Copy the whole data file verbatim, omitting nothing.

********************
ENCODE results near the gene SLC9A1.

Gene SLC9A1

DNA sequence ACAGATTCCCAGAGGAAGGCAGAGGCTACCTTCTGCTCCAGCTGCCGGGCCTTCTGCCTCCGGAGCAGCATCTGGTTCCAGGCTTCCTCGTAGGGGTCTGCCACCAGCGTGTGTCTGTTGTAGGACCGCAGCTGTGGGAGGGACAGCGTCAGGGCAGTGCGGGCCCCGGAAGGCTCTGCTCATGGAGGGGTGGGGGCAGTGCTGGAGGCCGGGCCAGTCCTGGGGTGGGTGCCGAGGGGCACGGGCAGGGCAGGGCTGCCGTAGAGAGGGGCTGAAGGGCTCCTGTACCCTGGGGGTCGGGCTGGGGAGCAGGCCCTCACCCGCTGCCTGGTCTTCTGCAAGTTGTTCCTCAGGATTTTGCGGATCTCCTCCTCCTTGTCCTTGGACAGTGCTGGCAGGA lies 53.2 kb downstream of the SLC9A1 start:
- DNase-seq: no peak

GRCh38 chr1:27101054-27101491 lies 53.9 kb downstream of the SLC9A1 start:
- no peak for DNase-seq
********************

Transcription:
ENCODE results near the gene SLC9A1.

Gene SLC9A1

DNA sequence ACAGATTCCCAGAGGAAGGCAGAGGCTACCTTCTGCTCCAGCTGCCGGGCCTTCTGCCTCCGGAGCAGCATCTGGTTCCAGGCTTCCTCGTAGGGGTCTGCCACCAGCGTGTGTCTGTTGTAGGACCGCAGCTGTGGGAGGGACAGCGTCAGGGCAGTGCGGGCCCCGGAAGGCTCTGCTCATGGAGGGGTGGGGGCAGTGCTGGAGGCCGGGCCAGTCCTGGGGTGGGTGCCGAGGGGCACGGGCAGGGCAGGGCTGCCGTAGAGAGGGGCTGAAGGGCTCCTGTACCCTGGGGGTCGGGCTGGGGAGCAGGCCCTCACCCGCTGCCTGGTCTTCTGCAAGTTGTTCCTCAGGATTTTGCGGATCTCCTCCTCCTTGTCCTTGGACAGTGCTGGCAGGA lies 53.2 kb downstream of the SLC9A1 start:
- DNase-seq: no peak

GRCh38 chr1:27101054-27101491 lies 53.9 kb downstream of the SLC9A1 start:
- no peak for DNase-seq